Linda Couri of Libertyville, Illinois, age
41, is a committed Catholic. She is a wife and mother, she works hard to
maintain a deep prayer life, and she strongly supports the Church’s teachings
on the Gospel of Life. She is also a licensed clinical social worker employed
by the Archdiocese of Chicago as its associate director of lay ministry formation,
working out of the archdiocese’s Mundelein Seminary and helping train lay
ministers for the Church.
But a decade ago Couri was an agnostic
who was contemptuous of the Catholic faith as well as a staunch advocate of
legalized abortion who worked for Planned Parenthood as both a volunteer and
employee. In fact, she herself had an abortion at age 24.
“I’ve come a long way,” Couri
remarked. “And God has supported me
through this process.”
Couri was born in Chicago and attended
Catholic schools. She stopped going to Church when she was 18, and remained
agnostic until age 32. She surrounded herself with like-minded people. At age
24, she became pregnant with her boyfriend’s child.
She initially planned to have the baby.
It was a human being, she believed, and caring for the baby was her
responsibility. However, being single and having little money at the time, the
thought of having a child caused Couri much anxiety. Having an abortion seemed like
a quick and easy solution.
Her boyfriend had a hands-off approach. Couri
could have the child or get an abortion; either way was fine with him. He left
the decision to her.
“It was disappointing,” Couri said of
her boyfriend’s attitude. “He didn’t take responsibility. He washed his hands
of the whole thing. It was lonely making the decision by myself. He was a
product of our culture, however, and I think it was the best he could offer me.”
Couri reflects that even though she considered
herself a feminist and pro-choice, she wished she had the strength to stand up to
her boyfriend and say, “Let’s have this baby.” A few months later the
relationship would end.
Couri decided to have an abortion. Once
the decision was made, her stress immediately left her. “It was the best drug
you could ever have taken,” she said. But her relief came at a cost. She had to
ignore her conscience, and do what she knew was wrong.
When Couri went to the clinic, the staff
offered to drug her for the procedure. She declined, wanting to remain fully
awake. She sat in a waiting room in a hospital gown, along with six other young
women. She described the experience as surreal, with Bette Midler’s Wind Beneath My Wings playing over the
P.A. system while the women waited for their names to be called, each of them
alone and isolated. No one would even make eye contact.
“There is nothing joyful about abortion,”
Couri reflects today. “Some women are complacent, but most just bare-knuckle
their way through it.”
Her name was called, and she went into a
room to have her abortion. She lay down, and saw a painting by Henri Rousseau
on the ceiling. It was put there to distract the women, she thought. Couri made
a point of not looking at it, as she wanted to be fully aware of what was going
on. The nurse held her hand during the abortion.
Immediately after, Couri asked the
abortionist to see the aborted fetus. He was surprised, but agreed. He held up a bowl with the remains of her
child. “It was gruesome and sad,” Couri
For years after, she thought little
about what she had done and the morality of her actions. “I tucked it away in a
comfortable, intellectual place,” she said. She did allow the experience to
motivate her as she grew increasingly active in pro-choice political work.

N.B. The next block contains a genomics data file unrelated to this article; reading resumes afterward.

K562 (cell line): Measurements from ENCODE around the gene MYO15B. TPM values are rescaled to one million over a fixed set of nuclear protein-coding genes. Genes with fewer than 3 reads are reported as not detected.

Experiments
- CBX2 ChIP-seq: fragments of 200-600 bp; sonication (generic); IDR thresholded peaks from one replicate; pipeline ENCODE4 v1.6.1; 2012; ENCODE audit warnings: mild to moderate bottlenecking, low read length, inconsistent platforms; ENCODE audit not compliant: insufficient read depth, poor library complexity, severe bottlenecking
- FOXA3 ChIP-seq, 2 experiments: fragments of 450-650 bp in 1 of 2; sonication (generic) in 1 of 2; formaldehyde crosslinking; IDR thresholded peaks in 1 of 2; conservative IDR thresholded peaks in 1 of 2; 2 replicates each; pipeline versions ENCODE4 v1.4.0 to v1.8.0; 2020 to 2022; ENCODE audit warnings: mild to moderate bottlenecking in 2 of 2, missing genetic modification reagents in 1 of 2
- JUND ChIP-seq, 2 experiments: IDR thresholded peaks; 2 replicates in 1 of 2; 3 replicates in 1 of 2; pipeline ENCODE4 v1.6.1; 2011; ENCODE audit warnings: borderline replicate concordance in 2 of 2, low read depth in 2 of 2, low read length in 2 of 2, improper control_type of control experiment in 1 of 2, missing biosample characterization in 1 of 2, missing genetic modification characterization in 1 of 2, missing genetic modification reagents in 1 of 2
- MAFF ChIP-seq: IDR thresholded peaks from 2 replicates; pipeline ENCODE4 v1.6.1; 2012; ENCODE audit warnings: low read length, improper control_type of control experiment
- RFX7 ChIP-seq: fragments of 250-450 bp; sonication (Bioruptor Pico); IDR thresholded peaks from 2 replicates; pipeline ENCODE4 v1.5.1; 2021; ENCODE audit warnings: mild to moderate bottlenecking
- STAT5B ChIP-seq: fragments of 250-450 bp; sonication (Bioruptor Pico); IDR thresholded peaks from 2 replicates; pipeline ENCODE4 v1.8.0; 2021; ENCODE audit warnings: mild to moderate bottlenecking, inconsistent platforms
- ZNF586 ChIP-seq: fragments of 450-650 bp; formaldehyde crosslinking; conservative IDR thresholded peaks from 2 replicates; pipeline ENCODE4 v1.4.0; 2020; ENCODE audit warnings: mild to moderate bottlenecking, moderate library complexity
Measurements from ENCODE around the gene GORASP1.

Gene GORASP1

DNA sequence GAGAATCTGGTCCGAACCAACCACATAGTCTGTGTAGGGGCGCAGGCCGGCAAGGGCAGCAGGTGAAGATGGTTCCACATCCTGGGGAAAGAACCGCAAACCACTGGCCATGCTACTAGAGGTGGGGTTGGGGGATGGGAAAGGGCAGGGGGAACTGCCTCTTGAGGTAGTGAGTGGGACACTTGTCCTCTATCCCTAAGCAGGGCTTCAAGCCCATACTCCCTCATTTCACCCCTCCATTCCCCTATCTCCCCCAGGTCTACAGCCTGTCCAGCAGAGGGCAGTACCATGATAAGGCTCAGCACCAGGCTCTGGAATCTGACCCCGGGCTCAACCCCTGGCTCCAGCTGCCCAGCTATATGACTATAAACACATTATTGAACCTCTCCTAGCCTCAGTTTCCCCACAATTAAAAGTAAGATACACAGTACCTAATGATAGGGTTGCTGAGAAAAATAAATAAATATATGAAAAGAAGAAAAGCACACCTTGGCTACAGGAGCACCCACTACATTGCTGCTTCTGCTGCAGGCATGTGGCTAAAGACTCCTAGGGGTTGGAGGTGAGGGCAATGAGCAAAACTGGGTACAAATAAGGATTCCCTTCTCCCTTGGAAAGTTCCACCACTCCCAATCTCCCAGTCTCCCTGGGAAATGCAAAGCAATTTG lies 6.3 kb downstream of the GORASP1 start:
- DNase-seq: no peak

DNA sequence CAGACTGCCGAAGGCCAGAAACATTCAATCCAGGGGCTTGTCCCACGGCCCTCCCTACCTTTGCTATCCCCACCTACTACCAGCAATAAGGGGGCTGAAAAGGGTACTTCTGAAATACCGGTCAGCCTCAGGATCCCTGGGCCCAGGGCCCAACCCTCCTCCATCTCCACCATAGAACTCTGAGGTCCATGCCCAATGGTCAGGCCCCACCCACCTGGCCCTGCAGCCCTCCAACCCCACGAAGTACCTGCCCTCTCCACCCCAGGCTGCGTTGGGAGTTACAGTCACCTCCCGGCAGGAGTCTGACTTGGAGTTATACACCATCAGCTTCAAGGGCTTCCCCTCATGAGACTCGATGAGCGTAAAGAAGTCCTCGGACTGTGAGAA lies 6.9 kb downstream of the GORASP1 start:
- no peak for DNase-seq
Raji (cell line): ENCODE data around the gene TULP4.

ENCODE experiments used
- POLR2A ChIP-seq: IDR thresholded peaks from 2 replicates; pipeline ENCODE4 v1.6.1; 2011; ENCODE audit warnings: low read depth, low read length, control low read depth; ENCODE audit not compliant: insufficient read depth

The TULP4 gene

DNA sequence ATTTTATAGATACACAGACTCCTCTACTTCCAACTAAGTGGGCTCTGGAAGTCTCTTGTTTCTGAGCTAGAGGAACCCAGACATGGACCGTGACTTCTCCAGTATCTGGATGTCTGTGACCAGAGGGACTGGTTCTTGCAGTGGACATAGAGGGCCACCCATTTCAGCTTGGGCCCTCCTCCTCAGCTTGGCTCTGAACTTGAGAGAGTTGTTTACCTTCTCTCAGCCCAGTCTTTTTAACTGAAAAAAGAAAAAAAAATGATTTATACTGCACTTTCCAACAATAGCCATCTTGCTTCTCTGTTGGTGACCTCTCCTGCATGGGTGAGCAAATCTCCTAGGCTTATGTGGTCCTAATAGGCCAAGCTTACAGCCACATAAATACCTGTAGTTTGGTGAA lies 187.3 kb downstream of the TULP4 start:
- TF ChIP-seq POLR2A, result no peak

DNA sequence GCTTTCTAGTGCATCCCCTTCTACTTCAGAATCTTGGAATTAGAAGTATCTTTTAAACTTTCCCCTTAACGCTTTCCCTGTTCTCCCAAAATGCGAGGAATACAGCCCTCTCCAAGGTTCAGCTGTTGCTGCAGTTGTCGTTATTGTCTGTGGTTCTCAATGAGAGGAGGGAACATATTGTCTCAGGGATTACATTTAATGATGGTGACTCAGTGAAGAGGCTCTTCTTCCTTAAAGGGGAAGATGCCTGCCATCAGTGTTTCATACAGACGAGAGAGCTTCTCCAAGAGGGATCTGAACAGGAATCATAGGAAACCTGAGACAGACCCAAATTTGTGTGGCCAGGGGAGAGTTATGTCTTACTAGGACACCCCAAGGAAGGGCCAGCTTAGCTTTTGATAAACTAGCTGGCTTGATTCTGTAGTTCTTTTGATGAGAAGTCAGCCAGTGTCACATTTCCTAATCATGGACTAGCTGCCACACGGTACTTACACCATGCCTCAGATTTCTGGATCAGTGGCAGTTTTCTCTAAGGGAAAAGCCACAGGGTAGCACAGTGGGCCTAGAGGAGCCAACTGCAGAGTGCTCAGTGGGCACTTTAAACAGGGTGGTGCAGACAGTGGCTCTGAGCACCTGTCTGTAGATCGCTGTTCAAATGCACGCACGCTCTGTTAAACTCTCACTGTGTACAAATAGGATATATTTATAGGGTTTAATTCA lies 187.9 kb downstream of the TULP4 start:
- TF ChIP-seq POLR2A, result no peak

Couri became a volunteer, and later an
employee, at Planned Parenthood. She worked in Champaign, Illinois, about a three-hour
drive from Chicago. At Planned Parenthood, she presented sex education classes
in schools, having students try on a “pregnancy suit,” a weighted-down jumper
that simulates some of the physical aspects of pregnancy. The suit was an
attempt to impress upon students the less-than-glamorous side of pregnancy so
as to encourage them to avoid it.
A licensed clinical social worker with a
master’s degree in social work, Couri was the only mental health professional
on staff at her Planned Parenthood facility and was responsible for offering pregnancy
counseling to women seeking abortions. Much of it was not, in fact, counseling,
but rather a review of the abortion procedure and a double-checking of the
patient’s intentions. Couri would ask, “Do you know what you’re doing?” and, “Is
this what you want to do?”
Couri has many sad memories of the women
with whom she spoke. One was a married university professor with three
children. Even though abortion was readily accepted in the university culture
of which she was a part, she was clearly struggling with the decision; Couri
thinks she could have gone either way. In the end she had the abortion, and
Couri never saw her again.
“I have a lot of regret when I think of
her,” Couri said. “I could have dissuaded her from having an abortion, and I
didn’t.” At the time, Couri was herself conflicted about abortion. While she supported
its legalization, she also believed the unborn child was a human being and that
abortion destroyed the child’s life.
She recalled a pregnant 16-year-old girl
she counseled. Couri told her she could keep the child and rear him herself,
put the baby up for adoption, or have an abortion.
The girl asked, “If I have an abortion,
am I killing my baby?” Couri responded, “‘Kill’ is a strong word, and so is
‘baby.’ You’re terminating the product of conception.”
In her heart, Couri knew she was playing
a semantic game.
Later, Couri shared her concerns with
her supervisor, who suggested that the 16-year-old’s choice for abortion would
be the lesser of two evils, implicitly acknowledging abortion to be an “evil.” The
supervisor’s ambivalence is not unusual among Planned Parenthood employees,
Couri says; virtually all Planned Parenthood staffers are women, and many will
privately concede that they have mixed feelings about abortion, she said. “You
can’t be a woman and not be conflicted about it,” Couri explained.
Couri offered further evidence that Planned
Parenthood staffers know that abortion kills babies. On Wednesdays, her
facility offered a pre-natal clinic for women who wanted to have their babies. The
staff put up pictures of babies around the office on that day. Afterward, when
it was time to prepare the facility for abortion procedures, the baby pictures
came down and paintings of landscapes went up.
There were also indications that the
abortionists themselves knew they were killing babies. Couri recalls the case
of one abortionist, an unpleasant man flown in from out-of-state due to the
difficulty of finding local doctors willing to perform abortions. He was about
to perform an abortion on a young woman when he recognized her as someone he
had done an abortion on before. In fact, it was the third time she had had one.